Dirk confirms that the coin is a Confederate coin, one of only four that were made (or so he thinks). A clue found in the historical records of the local Muslim mosque leads Dirk and Al upriver on one of the Admiral’s small but fast river boats. Dr. Rojas and Dr. Hopper hitch a ride with them, because the possible location of the ironclad is the same location where Dr. Rojas thinks the disease originated. The problem is, that area is located in Mali, which is in the midst of a civil war because an evil general has assassinated the president and taken over the country, which he now rules with an iron fist.
Dirk’s search for the Confederate ship is interrupted when the general tries to stop Dr. Rojas and Dr. Hopper from finding the source of the plague. The general is in cahoots with a slick French businessman whose fancy new solar energy plant is poisoning the Niger River with tons of chemical waste. The general’s men kill Dr. Hopper, which leaves only Dirk and Al to protect Eva and save the day. Their situation becomes really desperate when they find out that the chemical waste is spreading downriver to the Atlantic Ocean and may even spread the plague across the ocean to the United States.
SAHARA is a hugely entertaining, spirited action flick that gives new meaning to the term high energy. It is also funny, smart and exhilarating. The bad guys are menacing, the heroes are clever people with a keen sense of humor, and the action is non-stop. Matthew McConaughey and Steve Zahn make the perfect team, and Penelope Cruz has never been more appealing than she is here. First-time director Breck Eisner, who also directed Steven Spielberg’s critically acclaimed TV miniseries about aliens, TAKEN, and happens to be the son of retiring Disney chief Michael Eisner, does a great job in keeping the action moving and making the audience care what happens to Clive Cussler’s engaging characters. Eisner effectively uses music to punctuate the movie’s robust action scenes.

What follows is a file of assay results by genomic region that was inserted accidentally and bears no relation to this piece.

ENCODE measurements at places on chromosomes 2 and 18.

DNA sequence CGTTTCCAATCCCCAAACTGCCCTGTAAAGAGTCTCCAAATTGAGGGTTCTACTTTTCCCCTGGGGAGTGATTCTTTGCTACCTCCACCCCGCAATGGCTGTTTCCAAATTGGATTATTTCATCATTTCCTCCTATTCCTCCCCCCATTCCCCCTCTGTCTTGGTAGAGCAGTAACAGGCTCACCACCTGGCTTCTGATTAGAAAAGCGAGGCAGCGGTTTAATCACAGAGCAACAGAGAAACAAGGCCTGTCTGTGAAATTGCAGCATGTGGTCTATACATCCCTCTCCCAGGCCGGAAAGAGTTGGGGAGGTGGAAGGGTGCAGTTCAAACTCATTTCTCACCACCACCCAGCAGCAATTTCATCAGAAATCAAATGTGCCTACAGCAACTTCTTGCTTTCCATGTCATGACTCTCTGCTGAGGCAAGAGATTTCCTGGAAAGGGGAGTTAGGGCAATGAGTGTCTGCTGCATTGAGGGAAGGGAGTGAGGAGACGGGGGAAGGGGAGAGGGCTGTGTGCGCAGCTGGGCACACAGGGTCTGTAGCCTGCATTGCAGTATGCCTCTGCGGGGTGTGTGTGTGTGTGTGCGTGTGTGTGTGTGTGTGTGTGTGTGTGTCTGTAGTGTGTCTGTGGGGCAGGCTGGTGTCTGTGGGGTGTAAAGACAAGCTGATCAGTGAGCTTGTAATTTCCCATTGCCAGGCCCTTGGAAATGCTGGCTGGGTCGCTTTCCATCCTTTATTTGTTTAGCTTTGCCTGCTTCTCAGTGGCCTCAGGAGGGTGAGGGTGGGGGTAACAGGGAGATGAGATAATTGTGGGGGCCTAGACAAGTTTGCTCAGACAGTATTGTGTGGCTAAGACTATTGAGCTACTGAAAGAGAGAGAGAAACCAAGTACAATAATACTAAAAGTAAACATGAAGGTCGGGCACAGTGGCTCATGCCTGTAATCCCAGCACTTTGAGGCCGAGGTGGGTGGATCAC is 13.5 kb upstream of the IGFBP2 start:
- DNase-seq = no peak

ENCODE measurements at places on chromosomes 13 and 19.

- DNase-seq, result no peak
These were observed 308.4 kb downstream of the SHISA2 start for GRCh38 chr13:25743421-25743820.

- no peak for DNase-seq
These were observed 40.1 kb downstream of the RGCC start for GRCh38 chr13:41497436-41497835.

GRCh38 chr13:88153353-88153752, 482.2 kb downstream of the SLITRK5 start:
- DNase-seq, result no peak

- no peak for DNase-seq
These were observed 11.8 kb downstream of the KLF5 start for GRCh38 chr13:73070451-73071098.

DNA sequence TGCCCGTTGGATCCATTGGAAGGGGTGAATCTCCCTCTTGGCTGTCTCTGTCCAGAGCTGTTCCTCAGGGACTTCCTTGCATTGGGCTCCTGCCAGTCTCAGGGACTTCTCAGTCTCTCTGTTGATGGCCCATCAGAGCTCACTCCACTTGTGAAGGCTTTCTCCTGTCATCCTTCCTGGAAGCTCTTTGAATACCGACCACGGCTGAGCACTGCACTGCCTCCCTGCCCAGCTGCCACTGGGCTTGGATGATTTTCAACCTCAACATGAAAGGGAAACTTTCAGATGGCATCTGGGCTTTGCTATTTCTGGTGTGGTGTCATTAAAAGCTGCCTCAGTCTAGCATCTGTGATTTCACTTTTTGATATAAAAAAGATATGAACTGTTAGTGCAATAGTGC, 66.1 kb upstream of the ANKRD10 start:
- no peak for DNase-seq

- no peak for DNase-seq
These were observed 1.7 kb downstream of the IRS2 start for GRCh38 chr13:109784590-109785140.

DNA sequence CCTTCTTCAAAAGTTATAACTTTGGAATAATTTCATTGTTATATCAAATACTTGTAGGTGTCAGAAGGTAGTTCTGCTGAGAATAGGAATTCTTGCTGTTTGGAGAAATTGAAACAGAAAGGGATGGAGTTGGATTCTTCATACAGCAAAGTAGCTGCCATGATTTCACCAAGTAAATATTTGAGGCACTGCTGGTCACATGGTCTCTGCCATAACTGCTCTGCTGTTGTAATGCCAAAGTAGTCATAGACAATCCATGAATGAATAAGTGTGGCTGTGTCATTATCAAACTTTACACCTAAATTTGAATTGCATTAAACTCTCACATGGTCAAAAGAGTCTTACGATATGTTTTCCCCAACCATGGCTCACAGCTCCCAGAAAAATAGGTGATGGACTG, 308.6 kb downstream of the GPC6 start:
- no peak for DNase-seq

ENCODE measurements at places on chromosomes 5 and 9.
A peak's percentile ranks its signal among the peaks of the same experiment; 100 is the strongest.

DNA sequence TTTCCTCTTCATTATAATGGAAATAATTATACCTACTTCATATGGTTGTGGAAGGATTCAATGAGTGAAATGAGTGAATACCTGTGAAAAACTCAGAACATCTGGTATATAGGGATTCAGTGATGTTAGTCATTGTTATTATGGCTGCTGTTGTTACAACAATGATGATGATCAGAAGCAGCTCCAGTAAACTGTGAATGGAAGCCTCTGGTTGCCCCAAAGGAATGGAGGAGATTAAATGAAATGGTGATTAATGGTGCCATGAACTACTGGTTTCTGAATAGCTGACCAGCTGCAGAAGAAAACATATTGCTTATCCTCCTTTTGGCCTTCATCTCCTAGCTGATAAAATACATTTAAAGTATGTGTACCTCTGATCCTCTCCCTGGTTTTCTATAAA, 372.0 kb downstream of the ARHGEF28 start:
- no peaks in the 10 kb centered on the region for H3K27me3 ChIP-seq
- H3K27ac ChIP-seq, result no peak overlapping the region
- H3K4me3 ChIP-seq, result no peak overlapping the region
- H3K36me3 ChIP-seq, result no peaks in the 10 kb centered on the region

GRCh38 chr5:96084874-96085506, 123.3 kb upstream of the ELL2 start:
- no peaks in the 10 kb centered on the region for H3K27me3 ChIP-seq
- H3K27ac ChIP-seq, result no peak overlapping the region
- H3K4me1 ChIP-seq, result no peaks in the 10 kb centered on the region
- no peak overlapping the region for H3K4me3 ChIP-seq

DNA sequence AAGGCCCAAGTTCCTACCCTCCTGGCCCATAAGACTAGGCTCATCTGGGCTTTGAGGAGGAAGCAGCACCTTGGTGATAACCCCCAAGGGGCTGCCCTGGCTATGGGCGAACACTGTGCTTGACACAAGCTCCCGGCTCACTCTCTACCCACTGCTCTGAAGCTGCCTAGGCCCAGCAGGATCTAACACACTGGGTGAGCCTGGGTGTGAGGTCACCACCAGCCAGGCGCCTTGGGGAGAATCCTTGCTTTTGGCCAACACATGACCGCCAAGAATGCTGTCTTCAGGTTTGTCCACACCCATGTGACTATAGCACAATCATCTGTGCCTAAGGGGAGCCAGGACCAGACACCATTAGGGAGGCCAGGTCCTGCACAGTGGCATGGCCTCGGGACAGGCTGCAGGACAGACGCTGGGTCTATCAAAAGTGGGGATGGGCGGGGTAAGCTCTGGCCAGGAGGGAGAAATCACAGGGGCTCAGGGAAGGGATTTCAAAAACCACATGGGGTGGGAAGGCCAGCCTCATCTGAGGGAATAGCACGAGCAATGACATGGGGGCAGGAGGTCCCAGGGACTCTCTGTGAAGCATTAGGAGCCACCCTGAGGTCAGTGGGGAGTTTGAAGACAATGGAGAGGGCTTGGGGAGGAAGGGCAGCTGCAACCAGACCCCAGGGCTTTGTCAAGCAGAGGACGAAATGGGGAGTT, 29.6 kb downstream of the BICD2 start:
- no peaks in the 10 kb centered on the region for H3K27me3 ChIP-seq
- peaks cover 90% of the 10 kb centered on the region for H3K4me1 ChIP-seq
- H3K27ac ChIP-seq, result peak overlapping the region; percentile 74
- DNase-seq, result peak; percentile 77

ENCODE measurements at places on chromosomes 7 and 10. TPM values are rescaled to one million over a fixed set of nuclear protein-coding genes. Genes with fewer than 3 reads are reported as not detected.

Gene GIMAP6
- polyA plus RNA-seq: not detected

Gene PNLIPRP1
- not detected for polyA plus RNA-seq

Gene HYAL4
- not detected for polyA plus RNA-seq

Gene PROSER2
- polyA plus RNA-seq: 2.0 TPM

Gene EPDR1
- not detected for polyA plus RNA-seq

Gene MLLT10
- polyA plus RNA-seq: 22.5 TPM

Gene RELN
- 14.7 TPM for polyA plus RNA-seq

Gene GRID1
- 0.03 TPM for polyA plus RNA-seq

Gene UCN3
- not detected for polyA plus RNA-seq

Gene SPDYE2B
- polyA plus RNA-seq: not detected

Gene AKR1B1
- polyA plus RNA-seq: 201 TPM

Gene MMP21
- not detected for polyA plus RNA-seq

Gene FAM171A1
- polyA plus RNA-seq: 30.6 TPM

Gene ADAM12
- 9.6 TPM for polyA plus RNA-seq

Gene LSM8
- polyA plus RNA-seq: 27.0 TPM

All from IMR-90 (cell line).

SAHARA has some light foul language and contains plenty of action violence, so it requires a caution for children. Its hero, however, is a compassionate man who is willing to help others, even if it means risking his own life.
SAHARA really rocks. The movie’s ad campaign proclaims, “Adventure has a new name.” For once, they aren’t lying.
SAHARA, based on Clive Cussler’s blockbuster novel, stars Matthew McConaughey as Cussler’s seafaring hero, Dirk Pitt. Steve Zahn co-stars as Dirk’s sarcastic, lovable sidekick, All Giordino. While hunting for a lost Confederate ironclad ship in West Africa, Dirk and Al are forced to forego their treasure hunt when a United Nations doctor, played by Penelope Cruz, runs afoul of an evil African warlord and his slick French business partner. The doctor has found that the two villains are running a solar energy plant that’s spewing chemical waste into the Niger River, causing a plague that may get out of control. SAHARA is a slam-bang, hugely entertaining action flick that gives new meaning to the term high energy. It is also funny, smart and exhilarating. Matthew McConaughey and Steve Zahn make the perfect team, and Penelope Cruz has never been more appealing. First-time director Breck Eisner does a fabulous job. Despite some light foul language, one strong profanity and plenty of action violence, SAHARA is a worthwhile entertainment with a crazy, but compassionate hero who is willing to help others, even if it means risking his own life and foregoing the treasure. SAHARA really rocks.